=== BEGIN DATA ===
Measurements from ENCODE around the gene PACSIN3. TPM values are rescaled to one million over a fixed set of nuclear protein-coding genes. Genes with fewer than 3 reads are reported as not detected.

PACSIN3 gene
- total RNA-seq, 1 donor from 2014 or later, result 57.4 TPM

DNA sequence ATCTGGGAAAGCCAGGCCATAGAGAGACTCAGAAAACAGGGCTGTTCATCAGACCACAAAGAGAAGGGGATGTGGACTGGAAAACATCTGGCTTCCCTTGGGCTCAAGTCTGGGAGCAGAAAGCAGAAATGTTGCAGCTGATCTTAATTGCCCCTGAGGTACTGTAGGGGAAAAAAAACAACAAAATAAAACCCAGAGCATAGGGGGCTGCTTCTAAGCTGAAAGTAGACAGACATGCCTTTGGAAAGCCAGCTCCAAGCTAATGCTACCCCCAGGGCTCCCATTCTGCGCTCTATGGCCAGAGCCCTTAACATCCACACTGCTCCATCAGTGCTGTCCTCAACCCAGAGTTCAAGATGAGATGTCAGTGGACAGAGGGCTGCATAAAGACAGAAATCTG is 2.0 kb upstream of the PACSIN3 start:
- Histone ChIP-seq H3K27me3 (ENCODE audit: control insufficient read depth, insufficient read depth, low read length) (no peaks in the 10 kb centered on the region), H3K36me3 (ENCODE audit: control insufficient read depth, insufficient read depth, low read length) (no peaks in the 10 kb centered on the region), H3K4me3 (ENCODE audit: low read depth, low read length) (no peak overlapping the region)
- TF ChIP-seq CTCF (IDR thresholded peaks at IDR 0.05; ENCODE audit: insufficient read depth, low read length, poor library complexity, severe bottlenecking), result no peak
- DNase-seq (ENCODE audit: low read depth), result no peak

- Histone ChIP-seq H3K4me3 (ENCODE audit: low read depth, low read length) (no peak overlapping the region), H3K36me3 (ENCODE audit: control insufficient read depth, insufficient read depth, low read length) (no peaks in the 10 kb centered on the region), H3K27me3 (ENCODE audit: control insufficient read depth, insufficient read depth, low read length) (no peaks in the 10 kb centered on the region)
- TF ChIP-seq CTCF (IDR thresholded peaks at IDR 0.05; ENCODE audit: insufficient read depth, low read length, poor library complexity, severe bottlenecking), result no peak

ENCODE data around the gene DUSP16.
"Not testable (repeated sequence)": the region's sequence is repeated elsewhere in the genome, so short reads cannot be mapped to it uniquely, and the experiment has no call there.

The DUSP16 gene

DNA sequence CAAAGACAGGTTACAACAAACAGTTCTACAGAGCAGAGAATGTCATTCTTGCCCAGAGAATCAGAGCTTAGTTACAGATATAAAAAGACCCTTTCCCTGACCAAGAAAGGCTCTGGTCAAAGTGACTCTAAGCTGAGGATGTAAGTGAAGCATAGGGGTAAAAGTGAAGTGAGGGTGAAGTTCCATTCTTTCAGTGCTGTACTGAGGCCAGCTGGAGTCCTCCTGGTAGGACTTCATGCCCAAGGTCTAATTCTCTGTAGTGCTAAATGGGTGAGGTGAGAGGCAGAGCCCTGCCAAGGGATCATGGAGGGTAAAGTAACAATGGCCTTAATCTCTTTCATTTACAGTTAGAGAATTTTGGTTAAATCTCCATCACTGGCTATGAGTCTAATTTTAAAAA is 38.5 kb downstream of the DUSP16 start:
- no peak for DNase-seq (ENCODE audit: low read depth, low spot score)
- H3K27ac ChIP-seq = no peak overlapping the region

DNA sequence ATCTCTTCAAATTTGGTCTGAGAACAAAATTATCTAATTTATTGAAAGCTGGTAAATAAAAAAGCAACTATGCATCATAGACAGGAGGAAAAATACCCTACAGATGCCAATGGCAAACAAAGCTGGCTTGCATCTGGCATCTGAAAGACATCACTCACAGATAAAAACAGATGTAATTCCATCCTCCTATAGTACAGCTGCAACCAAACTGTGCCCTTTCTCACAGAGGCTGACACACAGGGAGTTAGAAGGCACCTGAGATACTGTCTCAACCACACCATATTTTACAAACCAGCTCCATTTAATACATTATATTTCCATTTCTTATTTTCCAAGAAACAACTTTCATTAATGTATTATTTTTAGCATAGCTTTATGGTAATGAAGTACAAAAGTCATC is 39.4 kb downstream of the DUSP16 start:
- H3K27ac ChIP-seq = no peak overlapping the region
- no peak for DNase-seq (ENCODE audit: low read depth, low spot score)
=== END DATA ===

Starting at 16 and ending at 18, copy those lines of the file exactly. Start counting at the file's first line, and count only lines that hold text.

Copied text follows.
DNA sequence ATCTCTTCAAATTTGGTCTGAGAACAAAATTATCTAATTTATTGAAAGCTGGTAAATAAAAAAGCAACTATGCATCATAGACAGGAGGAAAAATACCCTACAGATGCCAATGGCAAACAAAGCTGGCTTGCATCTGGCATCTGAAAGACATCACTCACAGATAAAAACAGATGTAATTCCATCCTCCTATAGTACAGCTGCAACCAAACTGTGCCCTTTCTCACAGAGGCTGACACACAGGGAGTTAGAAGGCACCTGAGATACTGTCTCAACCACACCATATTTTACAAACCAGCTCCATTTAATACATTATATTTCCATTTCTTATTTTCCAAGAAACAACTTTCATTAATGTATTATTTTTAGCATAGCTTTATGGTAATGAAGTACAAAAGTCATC is 39.4 kb downstream of the DUSP16 start:
- H3K27ac ChIP-seq = no peak overlapping the region
- no peak for DNase-seq (ENCODE audit: low read depth, low spot score)